After U.S. officials cautioned against dissipating their efforts, the Ukrainians adjusted their strategy and went on the defensive in the eastern part of Zaporizhzhia. That change has enabled the Ukrainians to conserve their forces for the main attack elsewhere and limit their expenditure of artillery. 

But U.S. officials say the Ukrainians are still spread too thin for a concentrated push south with numerous brigades deployed in the east and are still not combining the use of artillery, mechanized units and mine-clearing efforts.

Holding casualties to a minimum is needed to preserve their longer-term fighting potential, the Ukrainians say. But U.S. officials say the Ukrainians’ small-unit attacks on narrow fronts slow the offensive and give the Russians more opportunity to respond, including with mines that are dispensed through artillery strikes and units armed with rocket-propelled grenades.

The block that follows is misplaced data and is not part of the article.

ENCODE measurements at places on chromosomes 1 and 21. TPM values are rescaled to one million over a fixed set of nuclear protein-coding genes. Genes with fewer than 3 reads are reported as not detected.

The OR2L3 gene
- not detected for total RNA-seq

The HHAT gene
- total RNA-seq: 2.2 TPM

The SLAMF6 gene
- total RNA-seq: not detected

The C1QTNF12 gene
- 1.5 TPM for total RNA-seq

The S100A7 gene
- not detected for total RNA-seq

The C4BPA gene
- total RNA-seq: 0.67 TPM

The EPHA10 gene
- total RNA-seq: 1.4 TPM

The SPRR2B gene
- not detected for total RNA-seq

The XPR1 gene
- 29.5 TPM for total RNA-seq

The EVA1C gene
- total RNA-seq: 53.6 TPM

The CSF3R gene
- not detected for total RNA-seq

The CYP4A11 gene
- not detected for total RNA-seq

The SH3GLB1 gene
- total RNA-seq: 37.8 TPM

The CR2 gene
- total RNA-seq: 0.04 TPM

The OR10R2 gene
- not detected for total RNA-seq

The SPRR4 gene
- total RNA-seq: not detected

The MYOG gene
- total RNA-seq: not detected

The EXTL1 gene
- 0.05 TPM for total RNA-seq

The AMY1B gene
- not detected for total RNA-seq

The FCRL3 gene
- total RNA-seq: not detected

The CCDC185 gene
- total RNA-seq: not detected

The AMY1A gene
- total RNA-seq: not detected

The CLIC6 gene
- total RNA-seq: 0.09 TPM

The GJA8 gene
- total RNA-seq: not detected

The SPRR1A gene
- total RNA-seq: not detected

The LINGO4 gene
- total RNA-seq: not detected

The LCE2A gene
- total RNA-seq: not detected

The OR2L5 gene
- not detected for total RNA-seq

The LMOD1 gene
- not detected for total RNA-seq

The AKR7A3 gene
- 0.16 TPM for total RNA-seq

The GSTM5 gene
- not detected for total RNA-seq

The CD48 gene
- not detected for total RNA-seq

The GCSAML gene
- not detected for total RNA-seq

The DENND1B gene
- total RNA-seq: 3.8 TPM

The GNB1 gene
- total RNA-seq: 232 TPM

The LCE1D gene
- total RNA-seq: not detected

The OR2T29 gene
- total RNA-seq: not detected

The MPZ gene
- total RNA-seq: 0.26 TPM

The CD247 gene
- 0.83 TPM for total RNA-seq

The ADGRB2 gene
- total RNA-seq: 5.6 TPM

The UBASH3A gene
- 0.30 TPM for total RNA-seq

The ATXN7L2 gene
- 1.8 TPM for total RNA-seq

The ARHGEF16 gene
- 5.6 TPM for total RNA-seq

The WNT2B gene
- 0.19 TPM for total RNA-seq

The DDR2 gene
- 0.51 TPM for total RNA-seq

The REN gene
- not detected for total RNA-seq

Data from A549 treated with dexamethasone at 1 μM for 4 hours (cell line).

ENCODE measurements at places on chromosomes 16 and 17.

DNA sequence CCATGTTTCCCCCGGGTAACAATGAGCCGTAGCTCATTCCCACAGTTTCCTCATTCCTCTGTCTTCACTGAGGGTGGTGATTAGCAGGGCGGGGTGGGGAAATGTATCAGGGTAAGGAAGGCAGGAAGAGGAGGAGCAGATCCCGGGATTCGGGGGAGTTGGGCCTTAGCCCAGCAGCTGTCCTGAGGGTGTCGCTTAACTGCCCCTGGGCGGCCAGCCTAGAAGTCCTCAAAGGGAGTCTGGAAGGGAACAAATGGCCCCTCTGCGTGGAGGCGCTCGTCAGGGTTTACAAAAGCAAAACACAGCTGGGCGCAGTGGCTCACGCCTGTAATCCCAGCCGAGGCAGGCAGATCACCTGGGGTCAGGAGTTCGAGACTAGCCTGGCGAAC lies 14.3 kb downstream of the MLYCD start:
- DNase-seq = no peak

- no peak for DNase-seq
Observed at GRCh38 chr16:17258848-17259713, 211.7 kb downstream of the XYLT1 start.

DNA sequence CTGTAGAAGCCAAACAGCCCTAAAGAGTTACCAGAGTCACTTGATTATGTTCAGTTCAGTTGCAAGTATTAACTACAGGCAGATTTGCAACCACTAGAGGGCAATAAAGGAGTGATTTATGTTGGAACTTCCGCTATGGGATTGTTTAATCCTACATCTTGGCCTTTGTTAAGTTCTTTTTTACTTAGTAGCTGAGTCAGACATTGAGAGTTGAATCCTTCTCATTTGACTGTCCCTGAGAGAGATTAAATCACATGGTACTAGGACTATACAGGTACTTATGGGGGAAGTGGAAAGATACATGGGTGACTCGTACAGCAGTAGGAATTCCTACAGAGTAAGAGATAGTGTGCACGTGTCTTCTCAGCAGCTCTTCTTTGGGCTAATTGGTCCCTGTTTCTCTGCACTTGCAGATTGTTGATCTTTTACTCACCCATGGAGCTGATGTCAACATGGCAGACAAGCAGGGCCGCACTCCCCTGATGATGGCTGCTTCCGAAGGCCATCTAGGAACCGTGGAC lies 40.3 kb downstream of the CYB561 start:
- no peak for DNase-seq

The current state of play has sparked worries that Ukraine’s fight against Russia might be entering a stalemate, a contention President Biden’s national security adviser, Jake Sullivan, has denied.

“No, we do not assess that the conflict is a stalemate,” Sullivan told reporters Tuesday. The battlefield, he said, is changing every day. 

At the heart of the debate between Washington and Kyiv is the U.S.-provided combined arms training the Ukrainians have received in recent months that was intended to prepare them for their offensive in the south.

The U.S. and its partners have trained more than 70,000 Ukrainian soldiers at more than 40 training areas. But the crux of the U.S. combined arms training in Germany was on 14 motorized-infantry, mechanized and national-guard battalions—some 8,000 troops—who were to push through Russia’s lines or secure terrain.